The Savannah Cat is a hybrid cat breed. It is a cross between a domestic cat and the African Serval. The resulting first-generation Savannahs are usually 50% domestic cat and 50% serval, but later generations may have a higher percentage of domestic cats.
Because of their wild ancestry and the fact that it's a very recent breed, there are legal limitations around owning ad traveling with a Savannah cat.
Check if the limitations around Savannah cat ownership align with your lifestyle.
Savannahs are large cats, with males weighing 15 to 20 pounds (6.8 to 9.1 kg) and females 10 to 15 pounds (4.5 to 6.8 kg). They are tall and long, with long legs, big ears, and short necks. The largest recorded Savannah was 37 inches (94 cm) long from nose to tail tip and weighed 29 pounds (13 kg).
History of Savannah Cats
The first Savannah was bred in 1986 by Judee Frank, a Bengal breeder. She crossed a serval with a Siamese cat, and the resulting kitten was named Savannah. The International Cat Association (TICA) accepted the Savannah as a new breed in 2012. As of 2019, the Savannah is the largest registered cat breed.
As well as with Bengal Cats Savannah's have been removed several generations from their wild ancestors before they can be "technically" called domestic pets.
Before a Savannah can be considered SBT, it will have to be removed 8 times from its wild ancestor.
Savannah Cat Generations
The first 3 generations of Savannah cats are the wildest looking and the ones that have the most distant and human-averse temperament.
The generations of Savannahs are the result of reproducing a domestic cat with Servals/Savannahs:
F1 (First Savannah Generation)
One serval parent must be at least 75% serval. Male F1s can weigh up to 30 pounds (14 kg), and females 25 pounds (11 kg).
F2 (Second Savannah Generation)
One parent must be an F1 Savannah. Males can weigh up to 25 pounds (11 kg), and females 20 pounds (9.1 kg).
F3 (Third Savannah Generation)
One parent must be an F2 Savannah. Males can weigh up to 20 pounds (9.1 kg), and females 15 pounds (6.8 kg).
For a Savannah to be SBT Stud Book Traditional, the Savannah is bred down from the Serval/F1/F2/F3 and Savannah's on the male side.
- Serval (Female) - Savannah (Male) - F1 (Female, as males, are infertile)
- F1 (Female) - Savannah (Male) - F2 (Female, as males, are infertile)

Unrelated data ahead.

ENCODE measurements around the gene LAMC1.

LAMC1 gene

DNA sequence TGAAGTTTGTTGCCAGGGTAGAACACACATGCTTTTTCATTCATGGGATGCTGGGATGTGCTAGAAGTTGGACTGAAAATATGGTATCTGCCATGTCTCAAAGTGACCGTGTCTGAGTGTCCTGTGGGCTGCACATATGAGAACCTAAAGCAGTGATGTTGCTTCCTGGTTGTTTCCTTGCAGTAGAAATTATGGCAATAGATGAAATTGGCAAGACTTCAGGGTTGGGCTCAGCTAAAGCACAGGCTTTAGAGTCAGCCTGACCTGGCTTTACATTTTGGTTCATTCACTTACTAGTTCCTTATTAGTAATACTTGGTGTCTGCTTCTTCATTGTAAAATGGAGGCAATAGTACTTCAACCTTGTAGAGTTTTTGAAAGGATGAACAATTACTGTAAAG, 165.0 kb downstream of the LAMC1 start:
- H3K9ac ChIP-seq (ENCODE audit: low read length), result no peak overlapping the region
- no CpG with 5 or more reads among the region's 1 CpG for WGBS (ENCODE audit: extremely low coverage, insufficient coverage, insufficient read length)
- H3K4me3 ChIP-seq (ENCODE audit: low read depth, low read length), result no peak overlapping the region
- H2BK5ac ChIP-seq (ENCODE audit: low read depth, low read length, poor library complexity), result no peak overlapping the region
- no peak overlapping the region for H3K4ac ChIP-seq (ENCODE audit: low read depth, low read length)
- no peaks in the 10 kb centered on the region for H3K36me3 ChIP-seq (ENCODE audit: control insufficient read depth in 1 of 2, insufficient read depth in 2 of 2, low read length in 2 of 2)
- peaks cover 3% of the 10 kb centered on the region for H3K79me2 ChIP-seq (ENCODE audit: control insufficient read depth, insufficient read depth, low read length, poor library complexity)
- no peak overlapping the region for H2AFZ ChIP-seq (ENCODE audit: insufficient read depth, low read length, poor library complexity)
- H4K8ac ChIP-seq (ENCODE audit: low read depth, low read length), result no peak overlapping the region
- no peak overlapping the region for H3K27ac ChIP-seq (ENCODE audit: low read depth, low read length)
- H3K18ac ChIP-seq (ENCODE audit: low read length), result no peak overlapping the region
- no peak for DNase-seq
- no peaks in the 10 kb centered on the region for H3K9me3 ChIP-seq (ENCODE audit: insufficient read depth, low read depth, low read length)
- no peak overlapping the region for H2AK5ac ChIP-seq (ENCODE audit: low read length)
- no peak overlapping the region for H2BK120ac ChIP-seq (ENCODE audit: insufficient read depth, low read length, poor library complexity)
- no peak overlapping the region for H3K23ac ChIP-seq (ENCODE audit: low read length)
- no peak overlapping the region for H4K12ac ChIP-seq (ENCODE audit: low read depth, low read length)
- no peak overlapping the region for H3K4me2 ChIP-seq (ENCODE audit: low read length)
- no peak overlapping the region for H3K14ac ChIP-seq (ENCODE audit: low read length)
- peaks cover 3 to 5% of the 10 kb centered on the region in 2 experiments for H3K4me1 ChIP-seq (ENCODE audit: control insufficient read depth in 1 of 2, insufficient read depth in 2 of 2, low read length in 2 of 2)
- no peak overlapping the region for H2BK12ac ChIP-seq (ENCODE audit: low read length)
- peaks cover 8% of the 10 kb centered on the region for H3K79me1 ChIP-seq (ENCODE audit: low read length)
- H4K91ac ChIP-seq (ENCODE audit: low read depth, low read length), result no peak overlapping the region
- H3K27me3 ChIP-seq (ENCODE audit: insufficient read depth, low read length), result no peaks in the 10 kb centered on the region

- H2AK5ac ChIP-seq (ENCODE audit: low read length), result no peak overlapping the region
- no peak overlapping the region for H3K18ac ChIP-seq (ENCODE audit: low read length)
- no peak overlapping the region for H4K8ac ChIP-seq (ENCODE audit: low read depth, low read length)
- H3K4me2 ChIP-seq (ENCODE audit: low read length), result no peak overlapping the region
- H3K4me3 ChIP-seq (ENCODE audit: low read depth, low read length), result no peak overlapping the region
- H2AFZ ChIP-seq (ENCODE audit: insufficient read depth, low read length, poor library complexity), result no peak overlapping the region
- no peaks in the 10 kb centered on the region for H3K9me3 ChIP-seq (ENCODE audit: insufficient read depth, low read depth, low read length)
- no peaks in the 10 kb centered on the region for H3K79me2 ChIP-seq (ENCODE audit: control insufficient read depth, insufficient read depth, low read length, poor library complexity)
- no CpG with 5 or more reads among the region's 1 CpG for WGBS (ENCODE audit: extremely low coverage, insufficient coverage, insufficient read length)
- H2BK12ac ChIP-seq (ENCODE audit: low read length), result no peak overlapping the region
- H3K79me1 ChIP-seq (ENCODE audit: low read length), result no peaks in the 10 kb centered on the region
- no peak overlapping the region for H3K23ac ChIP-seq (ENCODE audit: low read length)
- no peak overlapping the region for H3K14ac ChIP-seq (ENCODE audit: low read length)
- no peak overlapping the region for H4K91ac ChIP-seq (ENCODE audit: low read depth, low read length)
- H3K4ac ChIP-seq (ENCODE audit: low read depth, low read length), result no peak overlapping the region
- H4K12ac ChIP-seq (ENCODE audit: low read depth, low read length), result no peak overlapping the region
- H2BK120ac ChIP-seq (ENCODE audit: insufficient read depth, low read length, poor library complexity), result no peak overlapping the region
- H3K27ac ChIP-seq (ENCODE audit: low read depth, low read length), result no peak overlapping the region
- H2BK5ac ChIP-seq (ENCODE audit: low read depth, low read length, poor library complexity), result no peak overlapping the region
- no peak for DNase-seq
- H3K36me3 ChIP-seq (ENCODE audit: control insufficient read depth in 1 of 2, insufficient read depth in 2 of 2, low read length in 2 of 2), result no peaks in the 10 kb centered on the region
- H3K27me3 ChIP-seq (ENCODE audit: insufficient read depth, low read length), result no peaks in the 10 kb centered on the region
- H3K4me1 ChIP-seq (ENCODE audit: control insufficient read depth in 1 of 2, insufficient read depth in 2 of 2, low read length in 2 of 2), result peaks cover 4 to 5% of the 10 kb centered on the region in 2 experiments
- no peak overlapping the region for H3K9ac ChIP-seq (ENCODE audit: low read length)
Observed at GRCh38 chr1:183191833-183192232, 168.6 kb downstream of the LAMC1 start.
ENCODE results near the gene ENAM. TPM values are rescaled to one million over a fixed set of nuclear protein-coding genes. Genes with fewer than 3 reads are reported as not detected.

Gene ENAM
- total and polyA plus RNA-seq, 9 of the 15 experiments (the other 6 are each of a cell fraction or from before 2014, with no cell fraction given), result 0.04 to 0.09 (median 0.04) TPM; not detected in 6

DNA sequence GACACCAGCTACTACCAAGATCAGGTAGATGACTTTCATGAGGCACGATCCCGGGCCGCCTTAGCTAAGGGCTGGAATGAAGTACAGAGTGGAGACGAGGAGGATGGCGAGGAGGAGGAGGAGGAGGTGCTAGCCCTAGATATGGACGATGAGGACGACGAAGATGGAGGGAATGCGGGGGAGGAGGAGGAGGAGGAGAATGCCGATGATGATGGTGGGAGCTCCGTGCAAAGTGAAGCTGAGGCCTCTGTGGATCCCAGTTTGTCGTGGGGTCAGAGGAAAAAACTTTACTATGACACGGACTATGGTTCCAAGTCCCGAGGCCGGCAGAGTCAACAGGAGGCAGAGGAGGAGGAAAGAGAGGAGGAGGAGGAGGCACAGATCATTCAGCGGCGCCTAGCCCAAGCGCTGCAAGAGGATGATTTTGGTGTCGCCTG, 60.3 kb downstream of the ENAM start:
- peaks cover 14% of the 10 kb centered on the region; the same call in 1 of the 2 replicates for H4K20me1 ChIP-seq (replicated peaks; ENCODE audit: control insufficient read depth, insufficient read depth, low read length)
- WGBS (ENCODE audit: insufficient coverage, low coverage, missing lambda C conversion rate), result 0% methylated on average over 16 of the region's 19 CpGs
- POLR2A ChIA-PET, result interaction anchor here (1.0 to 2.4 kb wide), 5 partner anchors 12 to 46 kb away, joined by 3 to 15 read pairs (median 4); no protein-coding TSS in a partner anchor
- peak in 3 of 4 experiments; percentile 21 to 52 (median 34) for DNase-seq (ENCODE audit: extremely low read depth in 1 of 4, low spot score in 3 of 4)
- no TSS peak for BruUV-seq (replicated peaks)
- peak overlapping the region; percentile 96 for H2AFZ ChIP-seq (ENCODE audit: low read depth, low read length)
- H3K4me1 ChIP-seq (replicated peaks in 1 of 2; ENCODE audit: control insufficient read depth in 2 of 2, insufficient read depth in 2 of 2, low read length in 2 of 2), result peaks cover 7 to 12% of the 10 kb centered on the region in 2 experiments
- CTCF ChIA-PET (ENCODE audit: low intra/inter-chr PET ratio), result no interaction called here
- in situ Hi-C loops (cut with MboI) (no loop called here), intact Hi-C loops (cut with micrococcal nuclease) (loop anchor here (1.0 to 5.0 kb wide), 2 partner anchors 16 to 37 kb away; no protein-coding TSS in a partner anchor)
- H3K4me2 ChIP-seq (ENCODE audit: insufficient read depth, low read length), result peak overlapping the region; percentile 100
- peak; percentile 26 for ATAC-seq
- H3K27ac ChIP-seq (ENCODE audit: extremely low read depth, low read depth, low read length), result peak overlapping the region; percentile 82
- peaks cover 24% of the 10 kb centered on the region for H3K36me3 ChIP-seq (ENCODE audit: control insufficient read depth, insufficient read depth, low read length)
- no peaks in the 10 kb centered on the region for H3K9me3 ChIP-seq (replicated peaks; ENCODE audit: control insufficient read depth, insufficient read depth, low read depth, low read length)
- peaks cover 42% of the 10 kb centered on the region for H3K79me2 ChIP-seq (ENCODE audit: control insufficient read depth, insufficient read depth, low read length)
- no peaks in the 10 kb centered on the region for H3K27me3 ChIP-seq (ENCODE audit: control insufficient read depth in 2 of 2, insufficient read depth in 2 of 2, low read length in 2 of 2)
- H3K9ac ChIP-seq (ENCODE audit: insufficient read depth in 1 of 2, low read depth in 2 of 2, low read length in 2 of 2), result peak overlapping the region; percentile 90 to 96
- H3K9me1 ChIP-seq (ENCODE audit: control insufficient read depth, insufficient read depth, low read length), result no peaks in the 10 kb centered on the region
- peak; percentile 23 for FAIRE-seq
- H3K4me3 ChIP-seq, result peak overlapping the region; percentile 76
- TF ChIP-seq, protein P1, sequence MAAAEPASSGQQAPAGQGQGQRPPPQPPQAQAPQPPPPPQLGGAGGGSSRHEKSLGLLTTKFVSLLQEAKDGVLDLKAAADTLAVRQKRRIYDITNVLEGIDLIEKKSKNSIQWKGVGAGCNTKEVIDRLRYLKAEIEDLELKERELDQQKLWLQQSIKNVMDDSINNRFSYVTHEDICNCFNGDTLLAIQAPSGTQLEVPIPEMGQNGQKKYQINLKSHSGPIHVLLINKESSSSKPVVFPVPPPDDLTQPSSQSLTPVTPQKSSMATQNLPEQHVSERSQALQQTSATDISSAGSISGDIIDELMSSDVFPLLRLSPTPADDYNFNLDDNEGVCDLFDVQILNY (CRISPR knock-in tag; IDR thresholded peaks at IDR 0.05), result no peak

- F2 (Female) - Savannah (Male) - F3 (Female, as males, are infertile)
- F3 (Female) - Savannah (Male) - F4 (Female, as males are infertile)
- F4 (Female) - Savannah (Male) - SBT (Both Male and Female are fertile)
Savannah vs. Bengal Cat
The Savannah is often compared to the Bengal Cat, as they are both bred from wild cats. Bengal cats are the result of a cross between the Asian Leopard Cat and a domestic cat, while Savannahs are the result of a cross between the African Serval and a domestic cat.
Both breeds have spots on their fur, love to play, and can be trained to walk on a leash, which leads to confusion for many people. However, there are some key differences between the two breeds. Savanna Cats are larger than Bengal Cats, with males weighing 15 to 20 pounds (6.8 to 9.1 kg) and females 10 to 15 pounds (4.5 to 6.8 kg). Bengal Cats only weigh 8 to 12 pounds (3.6 to 5.4 kg).
Despite both cats are considered to be high energy, Savannah cats are more active than Bengal Cats.
Finally, Bengal Cats also have a shorter lifespan than Savannah Cats, living an average of 12 to 16 years, while Savannah Cats can live up to 20 years.
Savannah Cat Traits
The best way to identify a Savannah cat is to look for these physical traits:
Ears - Savannahs have big, wide-set ears that are taller than they are wide.
Legs - Savannah cats have long legs that are out of proportion to their body size.
Body - Savannahs are long and slender, with short necks and long tails.
Coat - The coat of a Savannah cat is usually spotted or marbled, with the pattern becoming more pronounced as the cat ages.
Cost of a Savannah Cat
The cost of a Savannah Cat varies depending on the generation. A first-generation Savannah Cat (F1) can cost $12,000 or more, while a fifth-generation Savannah Cat (F5) can cost around $1,500.
The most expensive Savannah Cat on record is an F1 Savannah Cat named Maverick, which was sold for $125,000 in 2014. The person who bought him said he planned to use Maverick as a stud to produce more Savannah Cats.
Savannah Cat Personality
While each cat has its unique personality, some traits are common in Savannah cats. They are intelligent, active, and playful. They can also be very vocal, with a chirp-like meow. Many savannahs enjoy the water and will even play in the shower with their owners!
Savannah Cats are intelligent, active, and playful. They are also known for being good hunters. They have a high prey drive and will chase anything that moves. They are good jumpers and climbers, and can even be trained to walk on a leash. They bonded well with their owners and loved to play.
However, Savannah Cats can also be very independent. They are not always fond of being handled, and may not like being picked up or cuddled. It is important to socialize them from a young age so that they grow up to be well-rounded cats.
Do you think a Savannah Cat is the right pet for you? Talk to a breeder today to learn more about
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